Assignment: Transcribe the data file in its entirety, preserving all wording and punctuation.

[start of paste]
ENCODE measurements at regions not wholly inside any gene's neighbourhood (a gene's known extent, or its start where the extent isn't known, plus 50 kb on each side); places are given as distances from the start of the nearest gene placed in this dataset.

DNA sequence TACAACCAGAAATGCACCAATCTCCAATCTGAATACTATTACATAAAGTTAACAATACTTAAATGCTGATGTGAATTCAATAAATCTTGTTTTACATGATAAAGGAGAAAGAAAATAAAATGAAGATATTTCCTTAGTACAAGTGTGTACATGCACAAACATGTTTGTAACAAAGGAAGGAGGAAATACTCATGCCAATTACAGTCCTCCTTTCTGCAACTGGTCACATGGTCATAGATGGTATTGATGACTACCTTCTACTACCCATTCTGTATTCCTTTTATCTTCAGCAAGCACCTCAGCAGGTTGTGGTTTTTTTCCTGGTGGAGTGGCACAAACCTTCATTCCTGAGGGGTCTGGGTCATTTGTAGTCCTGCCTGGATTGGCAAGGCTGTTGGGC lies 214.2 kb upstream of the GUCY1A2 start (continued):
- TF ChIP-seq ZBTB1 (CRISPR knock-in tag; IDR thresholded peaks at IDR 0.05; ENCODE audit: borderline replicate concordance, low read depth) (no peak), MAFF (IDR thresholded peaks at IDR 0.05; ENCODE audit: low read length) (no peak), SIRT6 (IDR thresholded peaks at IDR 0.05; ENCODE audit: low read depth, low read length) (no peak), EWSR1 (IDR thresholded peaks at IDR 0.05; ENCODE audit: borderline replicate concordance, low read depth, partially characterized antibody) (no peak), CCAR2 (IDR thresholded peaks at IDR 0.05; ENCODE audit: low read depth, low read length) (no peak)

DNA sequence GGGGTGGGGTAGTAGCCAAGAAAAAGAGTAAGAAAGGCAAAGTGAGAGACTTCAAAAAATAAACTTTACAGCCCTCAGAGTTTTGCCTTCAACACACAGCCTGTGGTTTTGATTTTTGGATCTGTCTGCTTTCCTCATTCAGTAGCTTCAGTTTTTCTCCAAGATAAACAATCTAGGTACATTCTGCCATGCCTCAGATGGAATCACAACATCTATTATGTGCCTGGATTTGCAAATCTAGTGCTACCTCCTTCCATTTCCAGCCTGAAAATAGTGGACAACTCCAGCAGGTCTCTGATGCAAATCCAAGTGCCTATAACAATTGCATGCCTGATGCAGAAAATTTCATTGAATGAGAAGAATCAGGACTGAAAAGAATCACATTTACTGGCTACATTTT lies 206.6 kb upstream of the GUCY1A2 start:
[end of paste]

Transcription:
ENCODE measurements at regions not wholly inside any gene's neighbourhood (a gene's known extent, or its start where the extent isn't known, plus 50 kb on each side); places are given as distances from the start of the nearest gene placed in this dataset.

DNA sequence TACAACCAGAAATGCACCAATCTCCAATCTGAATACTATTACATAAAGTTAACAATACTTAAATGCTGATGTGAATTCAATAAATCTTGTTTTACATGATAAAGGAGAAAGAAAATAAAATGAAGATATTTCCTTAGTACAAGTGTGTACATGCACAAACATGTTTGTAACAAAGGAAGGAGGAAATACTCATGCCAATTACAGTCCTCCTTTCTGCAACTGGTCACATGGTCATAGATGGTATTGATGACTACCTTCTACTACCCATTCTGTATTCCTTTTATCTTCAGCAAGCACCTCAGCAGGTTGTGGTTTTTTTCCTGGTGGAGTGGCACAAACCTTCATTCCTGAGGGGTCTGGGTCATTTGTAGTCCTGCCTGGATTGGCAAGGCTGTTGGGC lies 214.2 kb upstream of the GUCY1A2 start (continued):
- TF ChIP-seq ZBTB1 (CRISPR knock-in tag; IDR thresholded peaks at IDR 0.05; ENCODE audit: borderline replicate concordance, low read depth) (no peak), MAFF (IDR thresholded peaks at IDR 0.05; ENCODE audit: low read length) (no peak), SIRT6 (IDR thresholded peaks at IDR 0.05; ENCODE audit: low read depth, low read length) (no peak), EWSR1 (IDR thresholded peaks at IDR 0.05; ENCODE audit: borderline replicate concordance, low read depth, partially characterized antibody) (no peak), CCAR2 (IDR thresholded peaks at IDR 0.05; ENCODE audit: low read depth, low read length) (no peak)

DNA sequence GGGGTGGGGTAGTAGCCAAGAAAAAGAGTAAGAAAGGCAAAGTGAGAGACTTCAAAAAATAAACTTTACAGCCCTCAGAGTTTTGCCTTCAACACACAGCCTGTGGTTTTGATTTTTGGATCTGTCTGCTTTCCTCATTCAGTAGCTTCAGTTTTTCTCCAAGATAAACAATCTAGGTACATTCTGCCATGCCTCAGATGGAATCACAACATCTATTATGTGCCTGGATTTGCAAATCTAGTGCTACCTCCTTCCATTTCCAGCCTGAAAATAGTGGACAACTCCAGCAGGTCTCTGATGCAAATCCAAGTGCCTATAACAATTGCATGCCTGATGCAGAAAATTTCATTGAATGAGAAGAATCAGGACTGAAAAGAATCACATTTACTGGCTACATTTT lies 206.6 kb upstream of the GUCY1A2 start: